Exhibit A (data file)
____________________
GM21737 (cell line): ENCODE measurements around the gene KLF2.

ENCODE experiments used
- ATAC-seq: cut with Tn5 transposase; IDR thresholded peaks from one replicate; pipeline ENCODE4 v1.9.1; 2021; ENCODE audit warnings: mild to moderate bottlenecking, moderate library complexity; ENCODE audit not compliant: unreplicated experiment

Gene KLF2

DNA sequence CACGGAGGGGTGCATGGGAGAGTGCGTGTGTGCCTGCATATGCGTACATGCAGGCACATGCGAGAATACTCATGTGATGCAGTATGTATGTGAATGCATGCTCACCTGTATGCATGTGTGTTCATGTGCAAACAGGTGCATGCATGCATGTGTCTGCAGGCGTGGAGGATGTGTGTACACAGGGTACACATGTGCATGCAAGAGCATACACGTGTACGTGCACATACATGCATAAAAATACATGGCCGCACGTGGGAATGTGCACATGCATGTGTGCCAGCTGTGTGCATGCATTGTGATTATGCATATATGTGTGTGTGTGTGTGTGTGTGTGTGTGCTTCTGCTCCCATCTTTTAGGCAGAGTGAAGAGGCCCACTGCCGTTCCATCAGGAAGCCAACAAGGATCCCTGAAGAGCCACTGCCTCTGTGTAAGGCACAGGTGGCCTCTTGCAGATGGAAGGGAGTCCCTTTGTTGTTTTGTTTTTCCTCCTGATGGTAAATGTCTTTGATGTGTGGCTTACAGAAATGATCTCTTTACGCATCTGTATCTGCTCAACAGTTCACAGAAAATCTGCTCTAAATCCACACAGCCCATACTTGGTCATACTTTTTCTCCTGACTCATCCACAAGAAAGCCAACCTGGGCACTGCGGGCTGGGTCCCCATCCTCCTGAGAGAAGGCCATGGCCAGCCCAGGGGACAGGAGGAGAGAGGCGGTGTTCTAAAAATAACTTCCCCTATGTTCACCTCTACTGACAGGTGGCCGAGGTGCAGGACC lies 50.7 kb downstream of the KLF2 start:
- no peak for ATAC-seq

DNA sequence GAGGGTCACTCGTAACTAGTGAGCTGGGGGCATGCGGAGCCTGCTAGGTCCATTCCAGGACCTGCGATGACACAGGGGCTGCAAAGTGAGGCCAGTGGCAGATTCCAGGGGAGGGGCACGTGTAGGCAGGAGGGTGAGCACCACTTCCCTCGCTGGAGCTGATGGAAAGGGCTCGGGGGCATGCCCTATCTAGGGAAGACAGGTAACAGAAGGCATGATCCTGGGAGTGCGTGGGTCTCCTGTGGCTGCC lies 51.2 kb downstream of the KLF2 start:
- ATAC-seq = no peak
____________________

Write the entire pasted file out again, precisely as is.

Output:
GM21737 (cell line): ENCODE measurements around the gene KLF2.

ENCODE experiments used
- ATAC-seq: cut with Tn5 transposase; IDR thresholded peaks from one replicate; pipeline ENCODE4 v1.9.1; 2021; ENCODE audit warnings: mild to moderate bottlenecking, moderate library complexity; ENCODE audit not compliant: unreplicated experiment

Gene KLF2

DNA sequence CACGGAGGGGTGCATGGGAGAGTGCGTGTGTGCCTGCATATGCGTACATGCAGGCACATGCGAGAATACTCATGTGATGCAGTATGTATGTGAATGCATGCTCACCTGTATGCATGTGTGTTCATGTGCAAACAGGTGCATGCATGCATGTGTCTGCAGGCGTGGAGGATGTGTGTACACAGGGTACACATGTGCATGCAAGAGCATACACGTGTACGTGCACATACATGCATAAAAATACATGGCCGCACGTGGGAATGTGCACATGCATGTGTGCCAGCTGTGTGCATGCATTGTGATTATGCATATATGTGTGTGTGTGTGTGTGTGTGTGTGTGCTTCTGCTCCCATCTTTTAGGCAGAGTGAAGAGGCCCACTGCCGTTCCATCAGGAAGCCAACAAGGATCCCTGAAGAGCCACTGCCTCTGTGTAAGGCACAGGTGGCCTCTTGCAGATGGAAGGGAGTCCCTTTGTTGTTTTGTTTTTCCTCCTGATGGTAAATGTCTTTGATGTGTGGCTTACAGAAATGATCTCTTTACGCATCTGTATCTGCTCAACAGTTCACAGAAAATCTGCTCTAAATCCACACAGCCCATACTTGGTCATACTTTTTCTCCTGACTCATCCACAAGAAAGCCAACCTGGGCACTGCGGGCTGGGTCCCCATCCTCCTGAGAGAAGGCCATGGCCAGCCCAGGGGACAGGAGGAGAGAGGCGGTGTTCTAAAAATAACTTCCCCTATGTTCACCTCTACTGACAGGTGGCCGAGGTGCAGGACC lies 50.7 kb downstream of the KLF2 start:
- no peak for ATAC-seq

DNA sequence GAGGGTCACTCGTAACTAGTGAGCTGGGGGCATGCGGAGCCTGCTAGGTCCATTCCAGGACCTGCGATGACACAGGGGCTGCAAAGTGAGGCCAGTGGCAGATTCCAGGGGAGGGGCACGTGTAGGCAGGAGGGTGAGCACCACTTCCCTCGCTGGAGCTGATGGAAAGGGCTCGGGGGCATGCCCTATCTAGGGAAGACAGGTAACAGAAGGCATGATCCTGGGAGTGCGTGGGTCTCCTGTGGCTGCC lies 51.2 kb downstream of the KLF2 start:
- ATAC-seq = no peak